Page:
Shortly after getting fired for what she calls a personality conflict with one of the owners, Mangracina, now 56, says a warehouse worker at the firm suggested she consult a legal expert about the 30-minute deductions. Ultimately, she found Celler, a lawyer at the widely advertised Morgan & Morgan law firm, and he filed suit on her behalf. Since then, three former co-workers have asked to join the suit.
"It was a very, very stressful job," says one of the former co-workers, Crystal Smith, 24. "Eighty percent of the customers we dealt with were consistently angry, and it made it that much more stressful that we couldn't get away. They the company consistently encouraged us to eat lunch at our desk and keep taking calls."
Furniture store co-owner Pat Sims declined to comment on the lawsuit.
Though many of today's cases concern what Celler calls "hour cheating" - allegedly not paying employees properly for time worked during lunch, or for mandatory meetings held before or after hours - some challenge an employers' classification of certain jobs as exempt from the overtime law. Though it's widely believed, for example, that salaried employees are not entitled to overtime, some may be, depending on how much time they spend on nonmanagerial activities. That's the argument made in an ongoing suit filed by two Starbucks managers in South Florida, who say they spent most their time pouring and serving coffee.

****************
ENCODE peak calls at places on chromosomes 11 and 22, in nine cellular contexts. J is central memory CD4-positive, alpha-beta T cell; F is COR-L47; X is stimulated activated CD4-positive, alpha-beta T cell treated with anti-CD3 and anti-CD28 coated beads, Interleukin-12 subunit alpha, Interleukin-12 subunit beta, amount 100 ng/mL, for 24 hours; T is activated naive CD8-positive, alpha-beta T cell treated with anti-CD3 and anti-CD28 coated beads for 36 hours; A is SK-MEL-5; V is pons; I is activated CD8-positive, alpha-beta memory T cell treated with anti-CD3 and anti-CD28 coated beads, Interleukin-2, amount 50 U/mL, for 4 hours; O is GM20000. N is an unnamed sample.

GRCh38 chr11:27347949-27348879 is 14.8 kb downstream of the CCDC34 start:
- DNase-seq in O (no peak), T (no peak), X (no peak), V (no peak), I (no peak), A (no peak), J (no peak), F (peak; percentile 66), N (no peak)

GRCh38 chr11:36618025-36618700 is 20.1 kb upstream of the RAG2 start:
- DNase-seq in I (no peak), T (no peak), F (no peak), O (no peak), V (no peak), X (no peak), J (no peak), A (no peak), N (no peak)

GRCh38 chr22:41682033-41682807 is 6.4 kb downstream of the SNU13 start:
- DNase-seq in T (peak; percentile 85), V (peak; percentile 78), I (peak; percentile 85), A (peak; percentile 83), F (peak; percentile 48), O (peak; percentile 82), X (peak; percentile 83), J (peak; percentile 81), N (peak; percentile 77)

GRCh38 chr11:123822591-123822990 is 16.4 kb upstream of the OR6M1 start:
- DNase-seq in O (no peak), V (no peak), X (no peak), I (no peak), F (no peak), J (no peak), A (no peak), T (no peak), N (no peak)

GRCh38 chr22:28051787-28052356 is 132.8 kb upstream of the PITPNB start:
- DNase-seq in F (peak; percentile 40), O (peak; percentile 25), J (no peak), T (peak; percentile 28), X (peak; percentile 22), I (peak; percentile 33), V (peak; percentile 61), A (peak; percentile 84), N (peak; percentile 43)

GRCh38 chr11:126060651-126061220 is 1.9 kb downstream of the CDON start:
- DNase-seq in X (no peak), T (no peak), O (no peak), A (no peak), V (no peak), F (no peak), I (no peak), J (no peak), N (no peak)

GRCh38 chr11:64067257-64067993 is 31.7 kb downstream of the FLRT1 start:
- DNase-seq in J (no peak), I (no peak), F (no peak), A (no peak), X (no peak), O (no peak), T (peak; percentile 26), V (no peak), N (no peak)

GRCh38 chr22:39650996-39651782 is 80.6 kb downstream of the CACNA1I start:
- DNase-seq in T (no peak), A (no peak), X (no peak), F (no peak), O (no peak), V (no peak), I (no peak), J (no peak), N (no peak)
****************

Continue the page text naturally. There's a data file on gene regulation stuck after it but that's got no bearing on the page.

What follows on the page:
Some employers, Celler says, simply tell workers they will be fired if they file for more than 40 hours' pay in a given week. Overall, he says, the most common overtime violators are restaurants, construction contractors, health care companies and others that employ low-wage workers.